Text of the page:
Now this isn’t to say that children can’t have christmas presents, packages and bows; hot chocolate, pretty lights and and ancient hymns of the birth of the christ child; caroling and hay rides, peppermint sticks and shopping malls filled with smiling faces. These are aspects of the western culture that have developed along with the progress of the church but just as much apart from it. Everything “Christian” is not always very Christian. Nobody sees that better than perhaps, Christians. Religion is a general good but bad religion isn’t doing much good for anyone and bad christian religious expression and application has been a problem since the days of David and Elijah. The religious sentiment they contended with was very “Jewish” in looking toward the Messiah but then not so Jewish. The Bible is thick with poor expressions of true religion. This is to say that just because it has Jesus in it (even a lot of Jesus) doesn’t mean that it’s good for the soul.

Santa might have been a Saint when he was Saint Nicholas of the Ancient Near East but Rudolf and Frosty the snowman are consumerism and salesmanship. Sure, they’ve been turned into nice stories of magic and moralism but most of these things became staples as promotional programs for major brands. They were advertising. There was something to sell and that something was in need of an audience. But there is a limit to those pleasures of the world and the ways that we might see them as a benefit (generally, things aren’t bad in themselves but it depends upon how we use them).

Christmas itself, in so far as it has an echo of a witness for Christ, reminds them of their historical roots, brings them to churches, carols and the “reason for the season” can all serve a good subsidiary purpose. But should these measures supplant the witness of the true church in history – should they ever be perceived as pure religion in themselves – they’ve become destructive of those ends they hoped to increase; these being hope, faith and love.

We could do a lot worse than have the entire world turn it’s ear to Christ and the glories of the incarnation for a week or two each year, even if just in nostalgia and the echoes of a faith they have since forgotten. Being reminded is always good.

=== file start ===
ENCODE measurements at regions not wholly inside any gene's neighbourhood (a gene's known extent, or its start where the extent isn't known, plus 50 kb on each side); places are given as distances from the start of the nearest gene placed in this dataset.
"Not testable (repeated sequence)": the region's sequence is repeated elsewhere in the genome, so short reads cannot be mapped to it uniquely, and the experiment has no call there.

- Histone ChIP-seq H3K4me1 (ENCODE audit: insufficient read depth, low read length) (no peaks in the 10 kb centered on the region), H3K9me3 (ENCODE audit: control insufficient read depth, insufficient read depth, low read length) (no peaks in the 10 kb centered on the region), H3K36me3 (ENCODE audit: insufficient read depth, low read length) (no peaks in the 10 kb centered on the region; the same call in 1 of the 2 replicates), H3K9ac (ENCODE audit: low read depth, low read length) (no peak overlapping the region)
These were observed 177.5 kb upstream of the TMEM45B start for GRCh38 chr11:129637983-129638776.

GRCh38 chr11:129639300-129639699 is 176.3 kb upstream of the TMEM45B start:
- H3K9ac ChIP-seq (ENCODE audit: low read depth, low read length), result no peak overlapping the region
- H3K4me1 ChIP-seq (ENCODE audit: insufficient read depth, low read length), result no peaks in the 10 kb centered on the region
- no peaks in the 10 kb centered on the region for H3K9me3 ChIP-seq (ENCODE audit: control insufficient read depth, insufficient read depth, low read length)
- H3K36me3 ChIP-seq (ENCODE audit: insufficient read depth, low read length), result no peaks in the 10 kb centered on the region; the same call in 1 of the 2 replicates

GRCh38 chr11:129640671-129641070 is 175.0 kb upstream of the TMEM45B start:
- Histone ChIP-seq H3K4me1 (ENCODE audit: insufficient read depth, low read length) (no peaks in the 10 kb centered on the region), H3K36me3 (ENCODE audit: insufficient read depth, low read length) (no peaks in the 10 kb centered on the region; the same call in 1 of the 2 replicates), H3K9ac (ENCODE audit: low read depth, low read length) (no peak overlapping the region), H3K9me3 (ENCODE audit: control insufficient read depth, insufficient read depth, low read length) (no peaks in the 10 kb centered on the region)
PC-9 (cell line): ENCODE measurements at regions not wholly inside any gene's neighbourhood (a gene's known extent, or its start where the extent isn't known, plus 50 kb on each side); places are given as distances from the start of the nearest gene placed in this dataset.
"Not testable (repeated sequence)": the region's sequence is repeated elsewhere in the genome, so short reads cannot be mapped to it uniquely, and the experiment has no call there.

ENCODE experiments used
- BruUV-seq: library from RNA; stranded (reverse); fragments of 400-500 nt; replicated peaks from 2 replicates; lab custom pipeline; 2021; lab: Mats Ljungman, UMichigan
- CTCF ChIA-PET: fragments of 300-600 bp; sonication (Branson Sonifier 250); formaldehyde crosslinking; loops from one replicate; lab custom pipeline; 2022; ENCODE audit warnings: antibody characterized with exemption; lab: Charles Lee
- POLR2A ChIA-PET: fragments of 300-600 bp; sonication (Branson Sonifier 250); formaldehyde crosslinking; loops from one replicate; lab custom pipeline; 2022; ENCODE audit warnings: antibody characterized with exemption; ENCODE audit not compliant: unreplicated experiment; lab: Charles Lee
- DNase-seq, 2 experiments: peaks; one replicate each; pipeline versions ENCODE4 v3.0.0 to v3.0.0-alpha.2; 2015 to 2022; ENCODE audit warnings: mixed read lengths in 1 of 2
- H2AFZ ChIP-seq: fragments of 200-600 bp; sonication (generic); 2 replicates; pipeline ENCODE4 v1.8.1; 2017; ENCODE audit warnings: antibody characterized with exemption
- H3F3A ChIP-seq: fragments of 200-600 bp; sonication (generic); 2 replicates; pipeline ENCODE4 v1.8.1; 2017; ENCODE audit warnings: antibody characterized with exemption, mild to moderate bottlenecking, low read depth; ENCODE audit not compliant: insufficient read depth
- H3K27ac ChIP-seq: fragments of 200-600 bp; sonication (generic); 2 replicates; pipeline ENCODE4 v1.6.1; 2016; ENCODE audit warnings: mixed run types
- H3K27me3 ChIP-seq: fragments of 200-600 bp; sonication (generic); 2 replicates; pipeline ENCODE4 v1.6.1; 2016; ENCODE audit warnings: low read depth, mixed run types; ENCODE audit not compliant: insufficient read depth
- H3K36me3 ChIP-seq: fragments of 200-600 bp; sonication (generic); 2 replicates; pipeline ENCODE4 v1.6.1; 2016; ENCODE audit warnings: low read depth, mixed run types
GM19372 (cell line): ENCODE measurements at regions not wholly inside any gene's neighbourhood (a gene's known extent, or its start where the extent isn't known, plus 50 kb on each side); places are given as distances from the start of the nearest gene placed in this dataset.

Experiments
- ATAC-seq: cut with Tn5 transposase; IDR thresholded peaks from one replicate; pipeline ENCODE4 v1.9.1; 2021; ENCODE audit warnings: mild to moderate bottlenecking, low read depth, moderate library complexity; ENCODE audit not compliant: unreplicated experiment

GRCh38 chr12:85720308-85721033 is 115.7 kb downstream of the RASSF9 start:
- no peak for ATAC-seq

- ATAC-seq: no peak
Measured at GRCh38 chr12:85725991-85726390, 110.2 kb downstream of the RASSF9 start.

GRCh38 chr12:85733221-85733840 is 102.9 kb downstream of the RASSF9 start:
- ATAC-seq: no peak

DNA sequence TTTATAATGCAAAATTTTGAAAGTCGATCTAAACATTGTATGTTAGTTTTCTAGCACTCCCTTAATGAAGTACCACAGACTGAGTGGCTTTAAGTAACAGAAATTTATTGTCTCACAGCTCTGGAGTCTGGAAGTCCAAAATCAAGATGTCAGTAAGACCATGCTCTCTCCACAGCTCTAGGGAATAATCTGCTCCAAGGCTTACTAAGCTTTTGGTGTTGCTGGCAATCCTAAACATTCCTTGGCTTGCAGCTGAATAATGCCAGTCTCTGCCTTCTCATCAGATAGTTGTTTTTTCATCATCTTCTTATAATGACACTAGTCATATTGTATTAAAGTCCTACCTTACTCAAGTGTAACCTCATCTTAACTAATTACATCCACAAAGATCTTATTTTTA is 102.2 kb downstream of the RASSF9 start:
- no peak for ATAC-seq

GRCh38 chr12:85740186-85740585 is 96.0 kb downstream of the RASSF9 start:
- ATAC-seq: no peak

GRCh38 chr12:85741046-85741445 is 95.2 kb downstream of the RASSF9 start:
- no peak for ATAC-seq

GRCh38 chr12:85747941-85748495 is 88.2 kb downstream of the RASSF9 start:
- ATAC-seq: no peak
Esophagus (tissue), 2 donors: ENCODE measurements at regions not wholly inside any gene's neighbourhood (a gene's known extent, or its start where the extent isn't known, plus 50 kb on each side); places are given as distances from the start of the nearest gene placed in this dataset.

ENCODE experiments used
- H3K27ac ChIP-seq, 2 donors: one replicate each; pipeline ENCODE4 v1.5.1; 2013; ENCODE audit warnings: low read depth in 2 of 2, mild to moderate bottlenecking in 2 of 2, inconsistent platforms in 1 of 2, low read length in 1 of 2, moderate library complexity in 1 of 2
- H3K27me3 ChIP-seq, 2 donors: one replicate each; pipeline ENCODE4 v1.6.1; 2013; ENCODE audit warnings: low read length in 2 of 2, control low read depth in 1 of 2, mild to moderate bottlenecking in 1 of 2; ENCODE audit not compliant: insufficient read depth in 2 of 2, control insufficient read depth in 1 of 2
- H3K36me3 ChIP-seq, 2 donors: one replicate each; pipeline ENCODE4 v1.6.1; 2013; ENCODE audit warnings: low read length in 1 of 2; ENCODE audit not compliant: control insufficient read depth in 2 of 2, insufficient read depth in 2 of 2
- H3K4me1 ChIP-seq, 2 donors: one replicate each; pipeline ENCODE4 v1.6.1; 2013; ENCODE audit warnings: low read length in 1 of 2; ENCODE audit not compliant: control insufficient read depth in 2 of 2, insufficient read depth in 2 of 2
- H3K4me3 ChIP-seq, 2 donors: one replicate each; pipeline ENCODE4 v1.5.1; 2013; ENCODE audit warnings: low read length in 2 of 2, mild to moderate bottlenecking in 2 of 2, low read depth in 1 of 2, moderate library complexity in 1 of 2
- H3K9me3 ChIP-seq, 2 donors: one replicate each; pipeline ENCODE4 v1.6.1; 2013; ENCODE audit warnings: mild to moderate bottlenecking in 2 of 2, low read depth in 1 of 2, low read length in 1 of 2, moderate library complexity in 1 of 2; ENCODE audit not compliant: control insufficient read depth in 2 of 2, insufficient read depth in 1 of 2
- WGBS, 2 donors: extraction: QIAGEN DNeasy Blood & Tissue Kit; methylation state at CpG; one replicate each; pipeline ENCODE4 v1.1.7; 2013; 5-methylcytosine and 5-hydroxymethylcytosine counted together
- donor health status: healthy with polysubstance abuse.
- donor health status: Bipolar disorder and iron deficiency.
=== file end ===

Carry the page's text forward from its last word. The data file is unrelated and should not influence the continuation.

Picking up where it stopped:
The Apostle Paul wrote about things like Christmas, “Therefore let us no longer pass judgment on one another, but rather determine not to put a stumbling block or an obstacle in a brother’s way. I know and am persuaded by the Lord Jesus that nothing is unclean in itself, but to him who considers anything to be unclean, to him it is unclean.”

But still, the Apostle did not intend that the true worship of the true God be included in the things to be lightly overlooked when the people of God differ over this and that accoutrement of worship. We could no sooner dispense with the divine ordinations against adultery and stealing than the regulation of the Lord’s Day as a duty of every Christian soul. Remember, God didn’t give us the day because He needed one but as a gracious and enduring gift according to our need. If he thinks we need it, it might be from unwise to unsafe to go around canceling upon the ground of mere human wisdom.

We could think of canceling church on Sunday as a sort of canceling the real Christmas for the sake of the gimmick of Christmas. It becomes all baubles, and nogs and cyber-monday sales. All of the soul is swept out and replaced by sentiment, consumption and mere human reason. It’s replacing faith with science, hope with strategy and love with community. The Christmas that happens in the living room replacing the Christmas that happen in the heart. The worship of the child in Bethlehem for the promotional creche in the shopping mall.

Canceling Sunday is canceling Christmas in the most real and substantial way. It’s like that first time we pass on getting the real tree – with the sharp smell of pine and sticky sap on our fingers, for the hard aluminum clank of an artificial replacement – screws and bolts – all shadow without form.

It has all the makings Scrooge and bah humbug.